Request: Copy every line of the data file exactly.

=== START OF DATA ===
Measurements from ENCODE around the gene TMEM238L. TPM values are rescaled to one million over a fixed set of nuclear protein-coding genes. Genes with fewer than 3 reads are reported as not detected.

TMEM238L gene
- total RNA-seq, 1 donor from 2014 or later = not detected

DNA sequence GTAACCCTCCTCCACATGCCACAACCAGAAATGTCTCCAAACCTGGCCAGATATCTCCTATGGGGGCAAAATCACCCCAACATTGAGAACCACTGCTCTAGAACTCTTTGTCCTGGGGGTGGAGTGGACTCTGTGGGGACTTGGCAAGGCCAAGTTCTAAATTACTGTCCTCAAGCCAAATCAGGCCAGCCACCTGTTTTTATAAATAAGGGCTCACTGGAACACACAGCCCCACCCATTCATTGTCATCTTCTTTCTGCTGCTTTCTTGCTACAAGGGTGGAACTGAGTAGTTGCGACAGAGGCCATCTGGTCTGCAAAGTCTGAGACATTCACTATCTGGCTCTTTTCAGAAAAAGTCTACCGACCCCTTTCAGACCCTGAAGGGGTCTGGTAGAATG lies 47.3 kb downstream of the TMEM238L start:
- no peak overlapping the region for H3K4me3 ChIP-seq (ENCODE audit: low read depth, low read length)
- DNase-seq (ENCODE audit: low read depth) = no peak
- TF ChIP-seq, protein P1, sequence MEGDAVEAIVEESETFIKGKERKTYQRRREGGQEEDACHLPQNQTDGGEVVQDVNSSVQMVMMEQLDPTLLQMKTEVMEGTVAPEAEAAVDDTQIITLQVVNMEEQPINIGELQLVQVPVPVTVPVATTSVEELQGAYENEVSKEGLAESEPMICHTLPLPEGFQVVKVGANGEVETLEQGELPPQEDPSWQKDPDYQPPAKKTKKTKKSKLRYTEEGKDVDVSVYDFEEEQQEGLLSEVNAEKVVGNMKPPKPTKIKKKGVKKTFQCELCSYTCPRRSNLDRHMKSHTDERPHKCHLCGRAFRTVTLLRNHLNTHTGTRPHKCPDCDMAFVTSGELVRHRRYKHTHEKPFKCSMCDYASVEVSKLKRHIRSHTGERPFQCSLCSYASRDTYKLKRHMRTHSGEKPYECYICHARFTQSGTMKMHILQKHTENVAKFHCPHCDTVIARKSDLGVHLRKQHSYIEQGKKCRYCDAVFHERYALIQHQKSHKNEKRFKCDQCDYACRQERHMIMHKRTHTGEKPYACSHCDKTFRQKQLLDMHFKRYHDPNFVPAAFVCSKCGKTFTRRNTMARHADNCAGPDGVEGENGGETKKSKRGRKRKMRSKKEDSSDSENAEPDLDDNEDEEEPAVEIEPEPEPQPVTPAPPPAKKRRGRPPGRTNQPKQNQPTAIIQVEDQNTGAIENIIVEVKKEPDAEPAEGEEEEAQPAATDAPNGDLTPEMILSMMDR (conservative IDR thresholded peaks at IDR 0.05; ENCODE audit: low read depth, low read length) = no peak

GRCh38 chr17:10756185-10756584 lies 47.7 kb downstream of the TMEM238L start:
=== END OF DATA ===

Measurements from ENCODE around the gene TMEM238L. TPM values are rescaled to one million over a fixed set of nuclear protein-coding genes. Genes with fewer than 3 reads are reported as not detected.

TMEM238L gene
- total RNA-seq, 1 donor from 2014 or later = not detected

DNA sequence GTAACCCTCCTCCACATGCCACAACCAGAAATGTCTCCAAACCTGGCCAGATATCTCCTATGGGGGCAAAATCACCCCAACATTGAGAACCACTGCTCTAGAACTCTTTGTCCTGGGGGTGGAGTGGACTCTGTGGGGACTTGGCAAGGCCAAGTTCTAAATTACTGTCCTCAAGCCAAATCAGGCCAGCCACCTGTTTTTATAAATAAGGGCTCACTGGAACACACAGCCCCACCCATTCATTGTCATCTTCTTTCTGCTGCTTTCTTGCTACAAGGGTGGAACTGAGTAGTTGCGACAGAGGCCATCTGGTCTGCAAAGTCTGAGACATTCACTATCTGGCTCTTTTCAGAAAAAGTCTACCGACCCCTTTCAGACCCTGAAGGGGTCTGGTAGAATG lies 47.3 kb downstream of the TMEM238L start:
- no peak overlapping the region for H3K4me3 ChIP-seq (ENCODE audit: low read depth, low read length)
- DNase-seq (ENCODE audit: low read depth) = no peak
- TF ChIP-seq, protein P1, sequence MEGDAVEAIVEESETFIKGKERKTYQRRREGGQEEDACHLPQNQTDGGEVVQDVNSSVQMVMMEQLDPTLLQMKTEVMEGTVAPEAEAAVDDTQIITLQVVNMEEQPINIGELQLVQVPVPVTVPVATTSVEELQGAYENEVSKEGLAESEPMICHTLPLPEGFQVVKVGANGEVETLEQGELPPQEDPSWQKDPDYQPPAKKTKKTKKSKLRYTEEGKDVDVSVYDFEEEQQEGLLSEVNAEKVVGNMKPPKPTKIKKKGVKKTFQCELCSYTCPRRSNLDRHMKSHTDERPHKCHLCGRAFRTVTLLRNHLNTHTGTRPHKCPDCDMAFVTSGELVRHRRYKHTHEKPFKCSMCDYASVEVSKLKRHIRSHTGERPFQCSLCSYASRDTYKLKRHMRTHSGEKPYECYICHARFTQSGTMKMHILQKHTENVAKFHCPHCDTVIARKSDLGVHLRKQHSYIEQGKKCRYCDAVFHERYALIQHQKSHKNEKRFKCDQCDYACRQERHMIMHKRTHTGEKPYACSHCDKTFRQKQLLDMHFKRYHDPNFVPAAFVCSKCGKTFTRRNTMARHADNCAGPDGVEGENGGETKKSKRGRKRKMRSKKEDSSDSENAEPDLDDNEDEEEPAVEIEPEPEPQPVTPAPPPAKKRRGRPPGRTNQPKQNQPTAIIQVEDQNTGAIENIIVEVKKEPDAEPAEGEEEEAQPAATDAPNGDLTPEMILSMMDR (conservative IDR thresholded peaks at IDR 0.05; ENCODE audit: low read depth, low read length) = no peak

GRCh38 chr17:10756185-10756584 lies 47.7 kb downstream of the TMEM238L start: